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South Sydney Herald - Vale Ross Smith

Ross Smith SSH Distribution co-ordinator collapsed on Waterloo Green on October 4 as he was preparing to start distribution of the October issue of the paper. Sadly he could not be revived. Ross never spoke to anyone about his family and while he gave much of himself to others, he gave little away about himself. As yet police have been unable to locate any relatives. A public memorial celebration of Ross’s life will be held 9.30-10.45am on Friday November 18 at Alexandria Town Hall, 73 Garden Street (nearest cross street Henderson Road).


Ross Smith
Ross Smith


At morning tea

he usually sat on the stairs,

a tall man folded up, fitting

long limbs into a narrow space.


Late evenings he often walked

through Waterloo Green

as my dog came down

for its last micturition.

‘Hello,’ he’d say, ‘Time

you took your mother upstairs

and made her a cup of tea.’


Morning, afternoon he was busy

with odd jobs, scheduled meetings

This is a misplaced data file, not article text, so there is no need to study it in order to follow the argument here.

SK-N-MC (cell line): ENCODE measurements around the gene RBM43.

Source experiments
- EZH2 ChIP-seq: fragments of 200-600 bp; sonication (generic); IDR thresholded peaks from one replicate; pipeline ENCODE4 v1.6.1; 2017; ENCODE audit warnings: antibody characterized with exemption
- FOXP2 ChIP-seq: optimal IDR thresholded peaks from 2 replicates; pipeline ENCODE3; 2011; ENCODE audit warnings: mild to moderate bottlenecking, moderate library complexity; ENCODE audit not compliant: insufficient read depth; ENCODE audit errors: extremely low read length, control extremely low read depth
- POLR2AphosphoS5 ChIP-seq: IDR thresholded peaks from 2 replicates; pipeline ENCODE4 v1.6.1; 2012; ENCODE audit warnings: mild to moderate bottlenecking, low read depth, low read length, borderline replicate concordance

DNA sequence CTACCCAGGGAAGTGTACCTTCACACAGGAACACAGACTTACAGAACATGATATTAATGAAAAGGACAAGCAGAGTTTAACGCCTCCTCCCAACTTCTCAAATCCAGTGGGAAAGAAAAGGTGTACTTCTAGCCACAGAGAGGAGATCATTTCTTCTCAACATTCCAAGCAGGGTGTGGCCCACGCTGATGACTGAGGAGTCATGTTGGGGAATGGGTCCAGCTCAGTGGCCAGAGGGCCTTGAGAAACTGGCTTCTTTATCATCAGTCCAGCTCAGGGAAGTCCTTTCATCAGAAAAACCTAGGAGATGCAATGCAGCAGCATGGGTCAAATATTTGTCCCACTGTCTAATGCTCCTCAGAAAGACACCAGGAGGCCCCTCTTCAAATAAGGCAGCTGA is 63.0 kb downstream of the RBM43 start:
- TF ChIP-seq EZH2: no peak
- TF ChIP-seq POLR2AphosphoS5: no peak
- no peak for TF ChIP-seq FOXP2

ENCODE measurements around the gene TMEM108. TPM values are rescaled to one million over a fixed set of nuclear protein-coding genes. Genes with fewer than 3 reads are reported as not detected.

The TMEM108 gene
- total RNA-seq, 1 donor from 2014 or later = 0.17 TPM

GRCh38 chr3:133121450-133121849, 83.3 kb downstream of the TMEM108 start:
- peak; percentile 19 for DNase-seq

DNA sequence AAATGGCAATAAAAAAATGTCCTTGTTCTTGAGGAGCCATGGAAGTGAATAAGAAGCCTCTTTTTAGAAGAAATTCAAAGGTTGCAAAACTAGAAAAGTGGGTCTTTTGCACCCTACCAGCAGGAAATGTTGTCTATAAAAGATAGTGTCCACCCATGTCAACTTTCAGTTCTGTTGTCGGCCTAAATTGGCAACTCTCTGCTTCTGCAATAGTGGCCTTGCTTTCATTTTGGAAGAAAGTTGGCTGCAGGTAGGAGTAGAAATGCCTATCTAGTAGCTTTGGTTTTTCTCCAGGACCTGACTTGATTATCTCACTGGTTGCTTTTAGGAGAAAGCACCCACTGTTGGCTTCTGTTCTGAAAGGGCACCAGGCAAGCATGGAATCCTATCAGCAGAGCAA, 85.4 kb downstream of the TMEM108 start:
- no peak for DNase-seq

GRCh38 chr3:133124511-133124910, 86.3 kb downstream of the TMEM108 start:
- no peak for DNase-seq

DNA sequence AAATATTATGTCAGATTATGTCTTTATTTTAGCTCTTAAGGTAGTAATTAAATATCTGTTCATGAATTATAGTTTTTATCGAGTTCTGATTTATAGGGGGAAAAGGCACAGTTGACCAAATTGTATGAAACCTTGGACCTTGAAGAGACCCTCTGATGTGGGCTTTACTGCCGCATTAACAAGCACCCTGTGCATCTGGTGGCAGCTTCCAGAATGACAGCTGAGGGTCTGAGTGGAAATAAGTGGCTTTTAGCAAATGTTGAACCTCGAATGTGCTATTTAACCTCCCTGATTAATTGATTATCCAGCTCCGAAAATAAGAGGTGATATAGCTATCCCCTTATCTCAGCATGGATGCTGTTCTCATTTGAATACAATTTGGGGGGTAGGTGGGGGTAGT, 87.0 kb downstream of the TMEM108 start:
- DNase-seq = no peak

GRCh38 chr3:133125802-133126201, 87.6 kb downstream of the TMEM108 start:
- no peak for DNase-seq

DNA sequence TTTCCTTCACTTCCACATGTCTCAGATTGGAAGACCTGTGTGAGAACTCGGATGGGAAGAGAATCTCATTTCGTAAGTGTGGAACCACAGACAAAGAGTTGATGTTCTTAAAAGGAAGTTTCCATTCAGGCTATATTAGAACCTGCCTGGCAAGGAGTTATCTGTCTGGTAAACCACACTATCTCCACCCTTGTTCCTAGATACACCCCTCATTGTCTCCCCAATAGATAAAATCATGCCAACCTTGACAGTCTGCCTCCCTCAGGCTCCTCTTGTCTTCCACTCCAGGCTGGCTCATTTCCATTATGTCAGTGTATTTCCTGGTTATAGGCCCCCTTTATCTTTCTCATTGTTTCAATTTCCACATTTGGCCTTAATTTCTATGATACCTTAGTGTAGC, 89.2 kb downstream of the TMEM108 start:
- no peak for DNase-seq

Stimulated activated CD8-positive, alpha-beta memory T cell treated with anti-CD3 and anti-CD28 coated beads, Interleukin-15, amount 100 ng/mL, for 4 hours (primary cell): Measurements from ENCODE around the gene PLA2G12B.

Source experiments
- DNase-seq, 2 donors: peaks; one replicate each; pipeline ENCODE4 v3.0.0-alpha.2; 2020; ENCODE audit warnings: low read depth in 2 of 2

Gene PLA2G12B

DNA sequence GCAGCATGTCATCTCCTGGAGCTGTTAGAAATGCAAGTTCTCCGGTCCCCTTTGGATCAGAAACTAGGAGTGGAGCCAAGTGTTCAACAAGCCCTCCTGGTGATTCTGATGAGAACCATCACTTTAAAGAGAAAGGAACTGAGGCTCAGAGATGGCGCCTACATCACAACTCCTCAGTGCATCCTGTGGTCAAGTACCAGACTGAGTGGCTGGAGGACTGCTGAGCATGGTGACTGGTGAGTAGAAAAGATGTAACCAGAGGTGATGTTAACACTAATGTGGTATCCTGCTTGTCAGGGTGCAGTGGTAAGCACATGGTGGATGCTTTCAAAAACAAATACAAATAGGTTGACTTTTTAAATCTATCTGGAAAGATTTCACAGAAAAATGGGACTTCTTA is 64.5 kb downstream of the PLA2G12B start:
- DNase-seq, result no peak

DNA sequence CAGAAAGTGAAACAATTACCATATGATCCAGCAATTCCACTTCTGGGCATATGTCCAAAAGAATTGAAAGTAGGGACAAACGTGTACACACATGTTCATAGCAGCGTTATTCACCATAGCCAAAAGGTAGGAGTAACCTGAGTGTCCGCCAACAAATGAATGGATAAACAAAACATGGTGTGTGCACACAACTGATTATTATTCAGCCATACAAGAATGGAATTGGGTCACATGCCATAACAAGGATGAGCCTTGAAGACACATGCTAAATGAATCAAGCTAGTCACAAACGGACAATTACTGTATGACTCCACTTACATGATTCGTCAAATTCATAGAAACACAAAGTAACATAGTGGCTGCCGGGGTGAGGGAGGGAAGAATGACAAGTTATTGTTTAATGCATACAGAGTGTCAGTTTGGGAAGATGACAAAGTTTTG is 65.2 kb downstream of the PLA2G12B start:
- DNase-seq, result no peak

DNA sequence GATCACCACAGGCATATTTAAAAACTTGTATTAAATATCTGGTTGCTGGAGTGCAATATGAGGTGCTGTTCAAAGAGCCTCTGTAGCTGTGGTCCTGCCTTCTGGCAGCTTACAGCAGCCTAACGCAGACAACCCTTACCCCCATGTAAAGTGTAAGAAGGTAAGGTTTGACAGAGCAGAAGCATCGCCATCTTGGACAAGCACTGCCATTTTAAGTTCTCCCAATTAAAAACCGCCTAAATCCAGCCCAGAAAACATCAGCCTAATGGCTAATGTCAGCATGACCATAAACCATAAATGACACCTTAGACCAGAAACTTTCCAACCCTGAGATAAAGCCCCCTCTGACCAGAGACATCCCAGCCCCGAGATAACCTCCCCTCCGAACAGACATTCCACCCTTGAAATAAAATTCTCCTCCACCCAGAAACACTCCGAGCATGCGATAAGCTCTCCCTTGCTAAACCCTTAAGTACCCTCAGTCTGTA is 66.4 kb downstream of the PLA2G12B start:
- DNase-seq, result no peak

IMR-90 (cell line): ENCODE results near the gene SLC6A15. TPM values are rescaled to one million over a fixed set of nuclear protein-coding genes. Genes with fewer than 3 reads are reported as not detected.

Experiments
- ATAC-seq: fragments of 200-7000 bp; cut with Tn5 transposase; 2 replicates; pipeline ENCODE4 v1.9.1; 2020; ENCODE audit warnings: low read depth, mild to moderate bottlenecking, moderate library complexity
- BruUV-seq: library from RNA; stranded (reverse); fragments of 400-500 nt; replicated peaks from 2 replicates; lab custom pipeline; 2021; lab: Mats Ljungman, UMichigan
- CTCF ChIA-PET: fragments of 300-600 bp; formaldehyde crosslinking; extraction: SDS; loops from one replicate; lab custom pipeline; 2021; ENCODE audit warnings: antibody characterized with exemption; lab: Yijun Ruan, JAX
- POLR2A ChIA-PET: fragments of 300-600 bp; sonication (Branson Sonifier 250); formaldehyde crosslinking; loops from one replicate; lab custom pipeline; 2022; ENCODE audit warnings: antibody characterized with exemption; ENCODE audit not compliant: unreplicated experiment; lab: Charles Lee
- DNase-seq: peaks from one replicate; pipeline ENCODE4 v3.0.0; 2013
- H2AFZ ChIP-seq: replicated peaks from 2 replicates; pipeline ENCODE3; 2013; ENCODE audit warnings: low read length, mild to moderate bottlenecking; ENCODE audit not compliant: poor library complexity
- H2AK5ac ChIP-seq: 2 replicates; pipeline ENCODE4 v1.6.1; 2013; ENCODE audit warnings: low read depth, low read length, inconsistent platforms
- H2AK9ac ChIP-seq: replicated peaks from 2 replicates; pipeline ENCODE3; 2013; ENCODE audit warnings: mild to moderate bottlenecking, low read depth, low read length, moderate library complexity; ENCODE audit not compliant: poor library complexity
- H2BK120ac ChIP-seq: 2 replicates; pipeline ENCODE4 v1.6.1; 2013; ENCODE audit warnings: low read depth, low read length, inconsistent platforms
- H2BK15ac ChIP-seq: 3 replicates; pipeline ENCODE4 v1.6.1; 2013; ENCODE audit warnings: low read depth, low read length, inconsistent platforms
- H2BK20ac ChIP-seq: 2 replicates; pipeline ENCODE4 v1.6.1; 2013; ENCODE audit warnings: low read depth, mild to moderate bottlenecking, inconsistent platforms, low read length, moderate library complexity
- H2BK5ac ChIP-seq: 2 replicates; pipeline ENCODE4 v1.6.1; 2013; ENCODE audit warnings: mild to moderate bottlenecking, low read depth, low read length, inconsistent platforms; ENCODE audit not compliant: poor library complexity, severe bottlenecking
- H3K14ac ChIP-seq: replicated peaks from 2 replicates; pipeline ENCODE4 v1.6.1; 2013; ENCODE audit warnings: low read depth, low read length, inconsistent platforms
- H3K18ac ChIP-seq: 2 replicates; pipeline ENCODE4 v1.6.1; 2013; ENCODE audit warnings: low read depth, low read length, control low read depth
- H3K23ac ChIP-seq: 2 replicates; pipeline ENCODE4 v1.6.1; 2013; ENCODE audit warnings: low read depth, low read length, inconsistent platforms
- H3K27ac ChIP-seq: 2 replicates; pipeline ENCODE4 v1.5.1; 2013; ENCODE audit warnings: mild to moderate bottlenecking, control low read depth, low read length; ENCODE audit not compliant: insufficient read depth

about bicycle paths, garden fences,

decayed spouting, inconvenient

trees or neighbours, street lighting,

equity for walk-ups, tenants’ rights,

and delivering the South Sydney Herald;

a faithful man filling a generous space.


He usually wore a polo shirt,

a blue of faded intensity,

and he often turned scarlet

lowering his head

and I could hear his anger

pawing at the ground.


It is strange and painful,

that someone

so particularly present can


not be there.


Catherine Skipper



(For Ross Smith)

We loved him and he loved us

Many topics we liked to discuss

Identity politics, abandonment

of the working class


He loved us and we loved him

The way is a state of delirium

Making our prayers

to regain equilibrium




We loved him and he loved us

Reading a book by Saint Maximus

About a time before passions,

ignorance, illness




He loved us and we loved him

The state is a site of delirium

Calling on Jesus –

on every poor, renegade pilgrim




Cherries for Christmas,

a coffee to the brim

A paper to deliver in the interim

Many are the things

we hold in common,

and we loved him




Andrew Collis